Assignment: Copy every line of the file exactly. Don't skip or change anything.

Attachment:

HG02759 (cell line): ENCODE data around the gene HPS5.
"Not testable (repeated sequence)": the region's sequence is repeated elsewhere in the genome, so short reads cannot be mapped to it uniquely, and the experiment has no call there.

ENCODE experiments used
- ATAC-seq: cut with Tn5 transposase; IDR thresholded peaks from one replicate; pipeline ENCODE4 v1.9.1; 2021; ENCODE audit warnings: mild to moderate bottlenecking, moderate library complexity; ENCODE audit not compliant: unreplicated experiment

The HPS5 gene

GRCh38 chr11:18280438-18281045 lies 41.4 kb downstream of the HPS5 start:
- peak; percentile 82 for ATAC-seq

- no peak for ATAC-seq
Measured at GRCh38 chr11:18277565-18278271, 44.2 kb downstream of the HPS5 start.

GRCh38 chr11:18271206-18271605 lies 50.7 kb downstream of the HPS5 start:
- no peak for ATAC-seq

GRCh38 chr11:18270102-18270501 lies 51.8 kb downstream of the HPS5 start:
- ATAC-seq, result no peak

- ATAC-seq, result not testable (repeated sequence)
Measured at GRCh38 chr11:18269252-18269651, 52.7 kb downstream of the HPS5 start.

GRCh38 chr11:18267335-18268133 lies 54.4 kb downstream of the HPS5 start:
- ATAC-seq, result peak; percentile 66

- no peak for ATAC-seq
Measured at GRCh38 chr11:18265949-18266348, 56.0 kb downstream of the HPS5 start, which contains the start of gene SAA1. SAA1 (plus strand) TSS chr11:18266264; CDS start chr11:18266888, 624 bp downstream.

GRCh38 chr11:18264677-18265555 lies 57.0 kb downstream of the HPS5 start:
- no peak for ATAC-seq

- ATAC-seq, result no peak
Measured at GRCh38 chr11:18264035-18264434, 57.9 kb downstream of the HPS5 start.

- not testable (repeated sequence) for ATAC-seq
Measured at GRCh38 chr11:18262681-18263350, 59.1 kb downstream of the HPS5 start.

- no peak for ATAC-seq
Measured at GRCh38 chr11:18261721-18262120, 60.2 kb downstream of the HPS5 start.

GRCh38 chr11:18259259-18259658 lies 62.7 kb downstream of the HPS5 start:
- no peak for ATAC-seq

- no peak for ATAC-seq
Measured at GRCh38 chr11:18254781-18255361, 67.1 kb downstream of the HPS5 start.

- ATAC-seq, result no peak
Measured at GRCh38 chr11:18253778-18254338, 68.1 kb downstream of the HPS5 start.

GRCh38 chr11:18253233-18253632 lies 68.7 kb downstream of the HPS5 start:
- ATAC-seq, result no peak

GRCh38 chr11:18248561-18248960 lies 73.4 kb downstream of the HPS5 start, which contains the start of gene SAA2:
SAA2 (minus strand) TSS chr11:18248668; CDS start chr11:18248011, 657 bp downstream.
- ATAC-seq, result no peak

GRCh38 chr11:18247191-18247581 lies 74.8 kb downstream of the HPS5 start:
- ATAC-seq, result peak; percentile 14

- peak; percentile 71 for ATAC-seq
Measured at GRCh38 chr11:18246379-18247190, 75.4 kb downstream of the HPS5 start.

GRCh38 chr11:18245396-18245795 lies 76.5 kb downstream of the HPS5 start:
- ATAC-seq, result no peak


HG02759 (cell line): ENCODE data around the gene HPS5.
"Not testable (repeated sequence)": the region's sequence is repeated elsewhere in the genome, so short reads cannot be mapped to it uniquely, and the experiment has no call there.

ENCODE experiments used
- ATAC-seq: cut with Tn5 transposase; IDR thresholded peaks from one replicate; pipeline ENCODE4 v1.9.1; 2021; ENCODE audit warnings: mild to moderate bottlenecking, moderate library complexity; ENCODE audit not compliant: unreplicated experiment

The HPS5 gene

GRCh38 chr11:18280438-18281045 lies 41.4 kb downstream of the HPS5 start:
- peak; percentile 82 for ATAC-seq

- no peak for ATAC-seq
Measured at GRCh38 chr11:18277565-18278271, 44.2 kb downstream of the HPS5 start.

GRCh38 chr11:18271206-18271605 lies 50.7 kb downstream of the HPS5 start:
- no peak for ATAC-seq

GRCh38 chr11:18270102-18270501 lies 51.8 kb downstream of the HPS5 start:
- ATAC-seq, result no peak

- ATAC-seq, result not testable (repeated sequence)
Measured at GRCh38 chr11:18269252-18269651, 52.7 kb downstream of the HPS5 start.

GRCh38 chr11:18267335-18268133 lies 54.4 kb downstream of the HPS5 start:
- ATAC-seq, result peak; percentile 66

- no peak for ATAC-seq
Measured at GRCh38 chr11:18265949-18266348, 56.0 kb downstream of the HPS5 start, which contains the start of gene SAA1. SAA1 (plus strand) TSS chr11:18266264; CDS start chr11:18266888, 624 bp downstream.

GRCh38 chr11:18264677-18265555 lies 57.0 kb downstream of the HPS5 start:
- no peak for ATAC-seq

- ATAC-seq, result no peak
Measured at GRCh38 chr11:18264035-18264434, 57.9 kb downstream of the HPS5 start.

- not testable (repeated sequence) for ATAC-seq
Measured at GRCh38 chr11:18262681-18263350, 59.1 kb downstream of the HPS5 start.

- no peak for ATAC-seq
Measured at GRCh38 chr11:18261721-18262120, 60.2 kb downstream of the HPS5 start.

GRCh38 chr11:18259259-18259658 lies 62.7 kb downstream of the HPS5 start:
- no peak for ATAC-seq

- no peak for ATAC-seq
Measured at GRCh38 chr11:18254781-18255361, 67.1 kb downstream of the HPS5 start.

- ATAC-seq, result no peak
Measured at GRCh38 chr11:18253778-18254338, 68.1 kb downstream of the HPS5 start.

GRCh38 chr11:18253233-18253632 lies 68.7 kb downstream of the HPS5 start:
- ATAC-seq, result no peak

GRCh38 chr11:18248561-18248960 lies 73.4 kb downstream of the HPS5 start, which contains the start of gene SAA2:
SAA2 (minus strand) TSS chr11:18248668; CDS start chr11:18248011, 657 bp downstream.
- ATAC-seq, result no peak

GRCh38 chr11:18247191-18247581 lies 74.8 kb downstream of the HPS5 start:
- ATAC-seq, result peak; percentile 14

- peak; percentile 71 for ATAC-seq
Measured at GRCh38 chr11:18246379-18247190, 75.4 kb downstream of the HPS5 start.

GRCh38 chr11:18245396-18245795 lies 76.5 kb downstream of the HPS5 start:
- ATAC-seq, result no peak